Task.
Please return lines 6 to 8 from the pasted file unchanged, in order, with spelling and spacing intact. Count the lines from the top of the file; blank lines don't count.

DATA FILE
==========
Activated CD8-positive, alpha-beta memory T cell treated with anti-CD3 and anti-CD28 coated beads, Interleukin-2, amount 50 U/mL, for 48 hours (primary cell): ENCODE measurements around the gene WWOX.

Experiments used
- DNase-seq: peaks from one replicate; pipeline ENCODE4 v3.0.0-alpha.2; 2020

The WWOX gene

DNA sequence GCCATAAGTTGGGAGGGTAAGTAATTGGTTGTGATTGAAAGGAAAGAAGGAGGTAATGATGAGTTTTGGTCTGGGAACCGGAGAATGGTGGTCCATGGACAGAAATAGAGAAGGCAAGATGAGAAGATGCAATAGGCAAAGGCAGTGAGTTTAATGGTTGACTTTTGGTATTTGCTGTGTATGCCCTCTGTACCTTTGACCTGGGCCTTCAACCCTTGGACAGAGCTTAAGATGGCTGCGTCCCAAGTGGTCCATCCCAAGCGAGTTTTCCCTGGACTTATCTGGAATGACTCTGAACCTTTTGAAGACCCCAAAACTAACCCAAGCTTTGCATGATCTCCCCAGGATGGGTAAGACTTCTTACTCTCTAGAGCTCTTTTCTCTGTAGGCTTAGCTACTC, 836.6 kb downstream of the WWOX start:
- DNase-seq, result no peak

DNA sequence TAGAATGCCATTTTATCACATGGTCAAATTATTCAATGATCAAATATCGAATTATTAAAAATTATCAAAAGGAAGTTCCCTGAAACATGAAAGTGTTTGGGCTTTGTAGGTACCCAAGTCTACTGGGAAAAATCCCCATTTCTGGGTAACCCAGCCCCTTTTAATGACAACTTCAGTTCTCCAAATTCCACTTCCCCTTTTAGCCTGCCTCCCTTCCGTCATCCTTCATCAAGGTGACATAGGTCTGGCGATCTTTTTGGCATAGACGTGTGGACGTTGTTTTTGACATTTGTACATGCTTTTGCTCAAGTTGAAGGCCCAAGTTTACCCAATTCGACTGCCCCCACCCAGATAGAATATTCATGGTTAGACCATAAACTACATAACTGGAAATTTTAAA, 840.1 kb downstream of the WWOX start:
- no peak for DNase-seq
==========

- DNase-seq, result no peak

DNA sequence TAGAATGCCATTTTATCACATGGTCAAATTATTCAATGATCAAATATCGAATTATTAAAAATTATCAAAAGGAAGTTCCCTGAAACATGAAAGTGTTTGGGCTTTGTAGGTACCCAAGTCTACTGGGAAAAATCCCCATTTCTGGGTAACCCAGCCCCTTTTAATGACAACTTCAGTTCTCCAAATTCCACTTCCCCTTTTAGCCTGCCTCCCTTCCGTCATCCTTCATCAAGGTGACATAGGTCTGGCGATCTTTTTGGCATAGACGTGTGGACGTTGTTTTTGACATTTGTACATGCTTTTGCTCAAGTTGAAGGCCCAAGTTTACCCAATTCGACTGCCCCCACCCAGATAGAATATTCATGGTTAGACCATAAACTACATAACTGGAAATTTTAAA, 840.1 kb downstream of the WWOX start:
- no peak for DNase-seq